Friday, January 30, 2015

The Benefits of Establishing a Relationship

If printing services is a budget line item for your business, chances are someone’s in charge of managing that budget by finding a reliable printer– a printer that charges a fair price, is dependable, has expertise in the kind of printing you need, and has the necessary production capability and capacity to complete your projects on time. A business with a regular, recurring need for printing, is wise to develop a relationship with a printer that has the ability, intention and willingness to meet their needs.

The benefits of establishing a relationship

Establishing a relationship with your printer pays big dividends. Besides overall money savings, you’ll get better customer service, more help in exploring production options, consultation on related services like mailing and large format printing, and assistance in marketing and business development. These benefits are in addition to competitive pricing and great print quality – something that we at Creative Characters offer as standard service to all our customers.

The printer’s part of the relationship

To make the relationship work, we have several responsibilities.

  • Dependability. We deliver your printing on time, exactly as ordered, and at the agreed-upon price – every single time. This relieves you of the burden of continually checking on your order and frees you to perform your business tasks.
     
  • Consistency. We ensure that your company or organization looks good in print. That means consistency across all printed materials, including logo reproduction, typography, design and page layout. Sometimes, we will suggest refreshing or even redesigning an item to achieve consistency, or offset printing an item that was previously digitally printed to improve image quality.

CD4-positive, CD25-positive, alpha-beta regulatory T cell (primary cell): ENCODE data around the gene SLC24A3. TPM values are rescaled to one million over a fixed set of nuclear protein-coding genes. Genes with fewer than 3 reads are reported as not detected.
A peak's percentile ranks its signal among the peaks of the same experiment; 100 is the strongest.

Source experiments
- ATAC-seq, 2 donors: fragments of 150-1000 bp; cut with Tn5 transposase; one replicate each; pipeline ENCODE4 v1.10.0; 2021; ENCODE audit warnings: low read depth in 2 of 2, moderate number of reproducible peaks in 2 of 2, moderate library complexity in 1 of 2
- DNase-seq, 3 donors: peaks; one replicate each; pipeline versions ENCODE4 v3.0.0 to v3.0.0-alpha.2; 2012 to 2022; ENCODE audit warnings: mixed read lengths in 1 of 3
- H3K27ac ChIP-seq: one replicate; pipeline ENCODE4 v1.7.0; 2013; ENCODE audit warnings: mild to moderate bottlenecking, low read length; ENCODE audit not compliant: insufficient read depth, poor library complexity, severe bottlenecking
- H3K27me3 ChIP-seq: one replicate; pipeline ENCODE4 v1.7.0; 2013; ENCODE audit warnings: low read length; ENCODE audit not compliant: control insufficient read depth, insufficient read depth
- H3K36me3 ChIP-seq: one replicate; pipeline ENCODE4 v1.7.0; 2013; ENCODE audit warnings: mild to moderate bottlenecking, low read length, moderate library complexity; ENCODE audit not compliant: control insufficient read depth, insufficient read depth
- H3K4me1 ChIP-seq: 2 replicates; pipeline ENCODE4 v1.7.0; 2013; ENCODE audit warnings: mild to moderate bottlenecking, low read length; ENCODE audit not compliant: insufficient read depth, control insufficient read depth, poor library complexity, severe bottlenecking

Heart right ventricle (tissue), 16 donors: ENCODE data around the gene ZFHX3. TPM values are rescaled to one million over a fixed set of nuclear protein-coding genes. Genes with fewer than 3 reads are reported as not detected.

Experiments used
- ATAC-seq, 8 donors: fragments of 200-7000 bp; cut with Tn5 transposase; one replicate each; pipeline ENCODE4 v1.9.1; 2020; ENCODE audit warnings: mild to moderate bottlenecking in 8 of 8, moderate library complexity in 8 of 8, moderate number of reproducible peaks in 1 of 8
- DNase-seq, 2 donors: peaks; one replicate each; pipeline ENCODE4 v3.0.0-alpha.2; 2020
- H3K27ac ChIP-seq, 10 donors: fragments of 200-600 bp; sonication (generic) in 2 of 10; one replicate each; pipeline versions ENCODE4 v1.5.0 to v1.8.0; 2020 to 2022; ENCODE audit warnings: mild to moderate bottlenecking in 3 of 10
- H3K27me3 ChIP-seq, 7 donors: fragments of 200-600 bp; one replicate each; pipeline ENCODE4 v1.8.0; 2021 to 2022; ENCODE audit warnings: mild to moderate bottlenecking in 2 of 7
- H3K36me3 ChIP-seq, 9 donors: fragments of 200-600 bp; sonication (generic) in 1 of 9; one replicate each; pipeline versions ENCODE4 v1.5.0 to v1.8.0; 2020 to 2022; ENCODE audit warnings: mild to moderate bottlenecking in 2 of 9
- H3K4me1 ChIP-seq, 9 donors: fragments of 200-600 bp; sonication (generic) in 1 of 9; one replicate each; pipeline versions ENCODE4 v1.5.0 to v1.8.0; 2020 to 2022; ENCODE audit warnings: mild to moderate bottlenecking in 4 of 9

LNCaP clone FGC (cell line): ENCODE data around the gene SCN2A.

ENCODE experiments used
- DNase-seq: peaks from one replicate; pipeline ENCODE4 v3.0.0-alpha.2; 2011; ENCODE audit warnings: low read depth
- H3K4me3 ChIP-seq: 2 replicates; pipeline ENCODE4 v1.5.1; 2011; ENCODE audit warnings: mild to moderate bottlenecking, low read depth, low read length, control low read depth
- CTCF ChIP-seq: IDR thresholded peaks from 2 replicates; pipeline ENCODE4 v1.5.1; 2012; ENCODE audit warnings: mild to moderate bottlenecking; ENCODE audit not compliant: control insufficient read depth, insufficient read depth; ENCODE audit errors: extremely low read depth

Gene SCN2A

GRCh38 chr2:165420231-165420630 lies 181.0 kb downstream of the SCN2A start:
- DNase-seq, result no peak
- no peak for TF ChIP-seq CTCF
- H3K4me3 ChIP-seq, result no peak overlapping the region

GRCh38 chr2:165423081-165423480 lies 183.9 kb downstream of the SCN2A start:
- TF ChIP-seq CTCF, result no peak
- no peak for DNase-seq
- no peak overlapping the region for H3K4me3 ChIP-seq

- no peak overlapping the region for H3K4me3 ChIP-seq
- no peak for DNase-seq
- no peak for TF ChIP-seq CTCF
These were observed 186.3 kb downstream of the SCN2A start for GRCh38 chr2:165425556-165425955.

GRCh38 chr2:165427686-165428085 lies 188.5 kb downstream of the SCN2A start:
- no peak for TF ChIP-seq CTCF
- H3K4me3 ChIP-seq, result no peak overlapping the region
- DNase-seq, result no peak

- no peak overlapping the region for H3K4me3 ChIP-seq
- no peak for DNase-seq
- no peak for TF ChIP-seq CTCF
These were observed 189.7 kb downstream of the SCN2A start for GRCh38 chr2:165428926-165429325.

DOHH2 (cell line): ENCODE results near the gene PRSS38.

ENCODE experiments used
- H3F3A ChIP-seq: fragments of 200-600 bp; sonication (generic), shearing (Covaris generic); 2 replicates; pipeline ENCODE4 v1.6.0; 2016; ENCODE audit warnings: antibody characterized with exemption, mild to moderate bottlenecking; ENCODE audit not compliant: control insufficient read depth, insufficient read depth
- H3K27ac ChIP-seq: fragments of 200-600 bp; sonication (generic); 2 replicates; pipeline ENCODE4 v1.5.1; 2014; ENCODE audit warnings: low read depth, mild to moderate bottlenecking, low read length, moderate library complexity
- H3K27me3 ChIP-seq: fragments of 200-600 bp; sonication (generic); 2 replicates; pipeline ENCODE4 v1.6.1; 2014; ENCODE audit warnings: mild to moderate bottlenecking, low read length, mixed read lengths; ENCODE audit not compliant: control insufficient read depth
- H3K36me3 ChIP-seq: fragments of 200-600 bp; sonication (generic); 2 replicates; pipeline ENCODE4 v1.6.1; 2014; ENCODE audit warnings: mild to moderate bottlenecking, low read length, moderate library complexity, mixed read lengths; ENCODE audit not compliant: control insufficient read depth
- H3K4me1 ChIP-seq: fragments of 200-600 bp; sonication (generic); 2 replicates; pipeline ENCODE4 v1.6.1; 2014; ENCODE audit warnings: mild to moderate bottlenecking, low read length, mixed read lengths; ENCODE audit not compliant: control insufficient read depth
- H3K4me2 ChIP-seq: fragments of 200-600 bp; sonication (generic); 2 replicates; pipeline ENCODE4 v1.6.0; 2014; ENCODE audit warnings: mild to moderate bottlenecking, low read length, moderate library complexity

• Expertise. We know when to take your order without comment and when to use our professional expertise in print production and management to offer alternatives.
     
  • Trust. We earn and hold your trust by offering you fair pricing, options and suggestions. This includes ways to save money with alternate production methods, materials or volume buying. It also means providing a cost estimate or quotation prior to beginning work; not proceeding with work you have not authorized; and honoring the price quoted so long as the specifications don’t change.
     
  • Production management. Although this is largely invisible to you, it is essential to our maintaining control of the production process. Printing is custom manufacturing, with each job having its own unique specifications. Each step of the printing process must occur in a specific order and requires an allotted amount of time. We use production standards to determine the time and resource requirements for all jobs; and we use this information to formulate a daily production schedule. Our production manager monitors progress throughout the day to be sure that both the schedule and the quality standards are being met.
     

The customer’s part of the relationship

Successful relationships are based on mutual responsibilities. Here are the responsibilities for the print customer.

  • Honest communication. Tell us the actual day the job must be in your hands without adding a fudge factor, or give us two due dates: desired in hand date and must-have in hand date. We will deliver on time. Similarly, if we ask whether a budget has been established, be truthful and share the amount or the range. Sometimes we can tell without formally quoting the project that the budget is inadequate. This allows us to shift the conversation to changing specifications so the project can be done within the allotted budget.